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UC Expert Finds Missile Defense Broad Ranging Topic

Date: May 8, 2001
By: Carey Hoffman
Phone: (513) 556-1825
Archive: General News

President George W. Bush made the biggest military policy statement of his young administration last week in affirming American determination to pursue a working missile defense program.

Consideration of the same subject consumes much of the academic efforts of UC associate professor of political science Richard Harknett.

Harknett has made missile defense policy a point of emphasis in his research on international security studies and American national security. He is a contributing author to a text due out this summer, Rockets Red Glare: Missile Defense and World Politics.

UC associate professor of political science Richard Harknett Next year, he will be spending spring quarter on a Fulbright Fellowship teaching international relations at the Diplomatic Academy in Vienna, Austria.

Over spring break this year, he was an invited guest of the United States Embassy in Vienna, where he made a series of lectures to the public and at universities about U.S. missile defense policy. He also met with Austrian foreign ministry and defense ministry officials, including the head of the Austrian arms control agency.

Bush's new initiative moved away from describing a missile defense system as an American project towards a tool that can protect U.S. allies and other nations from missile attack by "rogue" states.

"The Bush team has dropped the 'national' from discussions about missile defense. This is not simple semantics but signals a different understanding of the problem and opens the path for real progress," Harknett says. "Among the many threats that exist in the 21st century, offensive missiles with weapons of mass destruction is one requiring some attention. In this world of offense, there is a place for limited defense."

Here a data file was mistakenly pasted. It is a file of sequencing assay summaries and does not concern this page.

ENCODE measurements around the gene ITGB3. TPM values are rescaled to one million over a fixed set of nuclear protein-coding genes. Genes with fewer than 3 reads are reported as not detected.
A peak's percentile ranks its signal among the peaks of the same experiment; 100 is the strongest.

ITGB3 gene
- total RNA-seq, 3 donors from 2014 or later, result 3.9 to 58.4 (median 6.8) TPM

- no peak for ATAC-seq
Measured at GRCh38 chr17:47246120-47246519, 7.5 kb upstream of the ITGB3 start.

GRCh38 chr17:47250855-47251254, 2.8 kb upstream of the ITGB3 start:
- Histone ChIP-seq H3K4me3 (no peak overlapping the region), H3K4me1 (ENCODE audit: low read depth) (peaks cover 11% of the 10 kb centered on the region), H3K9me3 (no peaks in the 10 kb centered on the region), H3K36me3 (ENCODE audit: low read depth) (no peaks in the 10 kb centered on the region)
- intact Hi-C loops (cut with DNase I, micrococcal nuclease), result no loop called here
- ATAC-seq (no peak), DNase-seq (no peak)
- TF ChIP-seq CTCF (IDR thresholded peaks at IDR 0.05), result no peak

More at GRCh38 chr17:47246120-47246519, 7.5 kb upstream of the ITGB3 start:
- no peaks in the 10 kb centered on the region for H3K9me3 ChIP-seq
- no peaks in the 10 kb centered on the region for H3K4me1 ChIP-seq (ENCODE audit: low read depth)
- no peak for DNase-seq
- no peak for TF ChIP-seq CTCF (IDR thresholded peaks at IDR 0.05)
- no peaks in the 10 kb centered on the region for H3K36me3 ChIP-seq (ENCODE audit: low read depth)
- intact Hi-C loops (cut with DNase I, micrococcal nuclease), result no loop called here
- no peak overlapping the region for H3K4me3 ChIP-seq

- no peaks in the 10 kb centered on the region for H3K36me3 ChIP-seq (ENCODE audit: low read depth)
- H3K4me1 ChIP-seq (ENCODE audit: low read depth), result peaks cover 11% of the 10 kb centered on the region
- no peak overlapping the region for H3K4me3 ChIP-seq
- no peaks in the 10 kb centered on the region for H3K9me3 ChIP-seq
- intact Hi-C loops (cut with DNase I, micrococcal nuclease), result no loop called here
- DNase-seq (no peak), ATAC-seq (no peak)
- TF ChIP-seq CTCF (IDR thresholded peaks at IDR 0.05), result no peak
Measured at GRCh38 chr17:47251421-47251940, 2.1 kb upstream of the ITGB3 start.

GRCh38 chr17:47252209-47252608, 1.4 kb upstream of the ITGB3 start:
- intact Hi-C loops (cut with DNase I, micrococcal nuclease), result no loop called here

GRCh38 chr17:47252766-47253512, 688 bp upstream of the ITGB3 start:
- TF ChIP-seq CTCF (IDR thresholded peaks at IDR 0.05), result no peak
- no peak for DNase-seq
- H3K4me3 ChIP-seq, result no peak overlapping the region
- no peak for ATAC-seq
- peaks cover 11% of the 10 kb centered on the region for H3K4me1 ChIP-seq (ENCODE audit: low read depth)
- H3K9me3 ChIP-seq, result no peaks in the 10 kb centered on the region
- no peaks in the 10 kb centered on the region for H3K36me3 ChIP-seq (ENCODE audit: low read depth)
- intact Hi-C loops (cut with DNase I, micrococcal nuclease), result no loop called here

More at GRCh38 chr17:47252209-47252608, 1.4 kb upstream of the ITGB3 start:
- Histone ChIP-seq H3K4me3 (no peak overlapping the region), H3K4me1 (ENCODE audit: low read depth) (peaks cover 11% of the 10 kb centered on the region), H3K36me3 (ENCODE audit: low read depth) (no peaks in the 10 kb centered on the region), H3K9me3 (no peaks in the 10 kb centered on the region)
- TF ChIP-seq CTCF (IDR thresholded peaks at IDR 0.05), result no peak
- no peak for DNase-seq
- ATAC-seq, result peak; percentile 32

Two immediate questions are the development of the technology and how it would fit into the overall realm of arms control internationally. Because of the uncertainties on both subjects, Harknett again sees the current climate as one of opportunity for the United States in shaping the long-term outlook for missile defense issues. In particular, suspicions from the Russian and Chinese governments must be addressed.

"There are two paths by which a world of missile defense can emerge. We are fast approaching the cross-roads," Harknett says. "By focusing on discussions about what, how, and when the Bush administration can achieve its goal of a world of defense with international support, rather than unilaterally. Russia, in particular, can be dealt with adroitly."

Harknett believes the Bush administration will be able to reach an international accord on global missile defense if it proceeds cautiously. "A path of consultation bounded by moderation and limitation can produce a world of missile offense and defense that furthers American interests and global security."

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